Tips:

  • If you have a valid driving licence, and come from a European Union country, you can drive in Scotland. If you’re coming from outside the EU and you have a valid licence from your own country, you can drive in the UK for up to 12 months. Make sure you bring your documents. See more information on driving in Scotland.
  • Always pack waterproof clothing and sturdy footwear – you never know when the weather conditions might change!

Day three: Oban

If you can tear yourself away from Loch Lomond, then head onwards up the west coast to Oban, about 53 miles north. If you love seafood, then you’re in the right place – Oban is known as the ‘Seafood Capital of Scotland’. Tuck into first-class fish and the fresh mussels. If you’ve got more of a sweet tooth, then don’t miss Oban Chocolate Company. In this chocolate factory, shop and café you can try a selection of delicious chocolates for about £5. From Oban you can also take a ferry to the nearby islands of the Inner Hebrides. It takes about 45 minutes to reach the largest island, Mull, and costs £6.90 per person for a return ticket, and £26.00 for a car. A short bus, or car journey from the port takes you to the picturesque harbour town of Tobermory, with its multi-coloured houses along the waterfront. Stop by Tobermory Distillery for a tour and a dram of single malt whisky.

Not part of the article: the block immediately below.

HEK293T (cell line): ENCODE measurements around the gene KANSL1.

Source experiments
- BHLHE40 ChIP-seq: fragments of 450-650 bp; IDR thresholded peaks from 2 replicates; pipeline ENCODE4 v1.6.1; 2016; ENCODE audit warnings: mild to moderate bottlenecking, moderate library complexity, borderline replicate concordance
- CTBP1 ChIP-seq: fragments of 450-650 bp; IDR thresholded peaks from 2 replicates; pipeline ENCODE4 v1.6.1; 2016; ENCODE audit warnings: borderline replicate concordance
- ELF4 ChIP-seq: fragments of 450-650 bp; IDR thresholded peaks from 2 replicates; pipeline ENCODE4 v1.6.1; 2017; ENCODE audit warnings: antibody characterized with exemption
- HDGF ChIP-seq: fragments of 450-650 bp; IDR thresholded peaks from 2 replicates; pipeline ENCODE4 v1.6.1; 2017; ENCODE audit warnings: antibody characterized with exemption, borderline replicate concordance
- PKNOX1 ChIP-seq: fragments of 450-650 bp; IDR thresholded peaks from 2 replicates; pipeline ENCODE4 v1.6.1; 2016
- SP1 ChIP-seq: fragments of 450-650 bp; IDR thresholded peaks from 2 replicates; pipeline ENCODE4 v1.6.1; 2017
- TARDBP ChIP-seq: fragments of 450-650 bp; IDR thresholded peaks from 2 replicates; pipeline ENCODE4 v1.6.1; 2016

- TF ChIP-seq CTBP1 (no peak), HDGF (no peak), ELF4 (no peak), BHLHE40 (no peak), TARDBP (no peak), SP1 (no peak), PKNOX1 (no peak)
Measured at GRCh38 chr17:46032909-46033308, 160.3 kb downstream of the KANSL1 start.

Tips:

  • Check the ferry timetable in advance, as the ferries depart every 1-2 hours, and less frequently in winter. Make sure that you arrive in good time for departure. On weekends and in the summer, it is recommended to book in advance.
  • Oban is a popular destination, so ensure you book accommodation prior to arrival.

Day four: Glencoe

Are you ready to visit one of the most atmospheric places in Scotland? Follow the A82 for about an hour to reach Glen Coe, a deep, glacial valley of epic proportions which has a fittingly turbulent history. At the visitor centre, you can find out about the 1692 Glencoe Massacre, when women and children of the MacDonald clan were murdered by government soldiers. Tickets are available from £6.50 per person. Follow one of the low level trails on what is now much more peaceful land, and have a cup of tea in the cafe before continuing your journey.  Or if you’re looking to recharge your batteries further, stop by the nearby Clachaig Inn, a cosy guest house and pub where you can relax, get to know a few locals, and try regional ales.

Tip:

  • Parking at the visitor centre is from £2.
  • Fort William is the nearest town, and offers a wide range of accommodation options.

Day 5: Isle of Skye